Other Common Names: Guayatil colorado, Palo colorado (Panama), Brasilete, Carmesi (Colombia), Aguacatire, Paraguata (Venezuela), Palo rosado (Peru), Arareua, Arariba Pau Brasil (Brazil).
Distribution: Continental tropical America from southern Mexico to southern Brazil and Paraguay.
The Tree: Sometimes 65 ft in height with a trunk diameter of 20 in.
General Characteristics: Heartwood rather dark brown, usually poorly developed; sapwood usually becoming red, pink, or violet rose throughout or more often variegated and often fading to yellowish brown on the surface. Luster medium to low; texture rather fine and uniform; grain straight to irregular; odorless when dry, taste slightly bitter.
Weight: Basic specific gravity (ovendry weight/green volume) 0.52; air-dry density 40 pcf.
Mechanical Properties: (2-cm standard)
Moisture content Bending strength Modulus of elasticity Maximum crushing strength
(%) (Psi) (1,000 psi) (Psi)
Green (32) 10,800 1,200 5,030
15% 14,400 NA 6,700
Janka side hardness for green material 1,070 lb. Amsler toughness at 15% moisture content 130 in-lb (2-cm specimen).
Drying and Shrinkage: No information available on drying characteristics. Shrinkage green to ovendry: radial 2.8%; tangential 8.2%; volumetric 10.6%.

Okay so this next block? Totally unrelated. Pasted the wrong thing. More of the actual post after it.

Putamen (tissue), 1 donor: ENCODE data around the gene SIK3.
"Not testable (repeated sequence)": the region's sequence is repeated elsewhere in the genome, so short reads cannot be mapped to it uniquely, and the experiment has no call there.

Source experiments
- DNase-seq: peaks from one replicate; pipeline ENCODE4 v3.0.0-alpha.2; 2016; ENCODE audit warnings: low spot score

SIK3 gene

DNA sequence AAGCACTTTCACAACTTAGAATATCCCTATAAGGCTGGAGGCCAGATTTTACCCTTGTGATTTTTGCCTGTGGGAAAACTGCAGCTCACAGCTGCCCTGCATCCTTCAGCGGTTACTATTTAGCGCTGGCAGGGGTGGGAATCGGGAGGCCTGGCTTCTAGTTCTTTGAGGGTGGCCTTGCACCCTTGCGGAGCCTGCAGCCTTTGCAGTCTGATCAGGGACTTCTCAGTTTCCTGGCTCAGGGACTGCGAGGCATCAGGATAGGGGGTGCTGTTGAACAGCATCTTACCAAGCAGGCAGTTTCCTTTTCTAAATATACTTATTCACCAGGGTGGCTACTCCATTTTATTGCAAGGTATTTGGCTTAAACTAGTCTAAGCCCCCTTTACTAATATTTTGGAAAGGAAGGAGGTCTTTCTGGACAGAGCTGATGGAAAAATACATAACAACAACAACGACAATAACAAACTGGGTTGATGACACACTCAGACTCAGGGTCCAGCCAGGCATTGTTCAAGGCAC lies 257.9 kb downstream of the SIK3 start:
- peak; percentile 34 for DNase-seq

Working Properties: Working properties are reported as good.
Durability: Based on a laboratory evaluation, reported to have moderate resistance to attack by decay fungi.
Preservation: Reported to be highly permeable.
Uses: Turnery, boxes and crates, interior trim, millwork, light construction. Wood and bark yield a red dye used commercially.
Additional Reading: (32), (56)
32. Instituto de Pesquisas Technologicas. 1971. Arariba-Sickingia sp.-Rubiaceae. Fichas de Caracteristicas das Madeiras Brasileiras, Inst. Pesqu. tec. S. Paulo IPT/DIMAD/FC:24.
56. Record, S. J., and R. W. Hess. 1949. Timbers of the new world. Yale University Press, New Haven, Conn.
From: Chudnoff, Martin. 1984. Tropical Timbers of the World. USDA Forest Service. Ag. Handbook No. 607.